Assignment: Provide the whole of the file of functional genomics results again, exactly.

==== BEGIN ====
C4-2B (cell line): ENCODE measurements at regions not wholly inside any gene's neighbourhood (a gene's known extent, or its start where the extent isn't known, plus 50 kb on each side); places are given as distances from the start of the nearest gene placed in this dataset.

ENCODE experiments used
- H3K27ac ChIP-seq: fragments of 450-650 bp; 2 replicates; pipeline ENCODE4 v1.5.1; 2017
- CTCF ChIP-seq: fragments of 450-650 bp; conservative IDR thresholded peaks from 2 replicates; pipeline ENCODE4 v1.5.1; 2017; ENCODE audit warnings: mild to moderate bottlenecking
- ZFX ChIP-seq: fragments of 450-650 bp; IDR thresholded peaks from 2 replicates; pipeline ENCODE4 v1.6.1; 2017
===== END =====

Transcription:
C4-2B (cell line): ENCODE measurements at regions not wholly inside any gene's neighbourhood (a gene's known extent, or its start where the extent isn't known, plus 50 kb on each side); places are given as distances from the start of the nearest gene placed in this dataset.

ENCODE experiments used
- H3K27ac ChIP-seq: fragments of 450-650 bp; 2 replicates; pipeline ENCODE4 v1.5.1; 2017
- CTCF ChIP-seq: fragments of 450-650 bp; conservative IDR thresholded peaks from 2 replicates; pipeline ENCODE4 v1.5.1; 2017; ENCODE audit warnings: mild to moderate bottlenecking
- ZFX ChIP-seq: fragments of 450-650 bp; IDR thresholded peaks from 2 replicates; pipeline ENCODE4 v1.6.1; 2017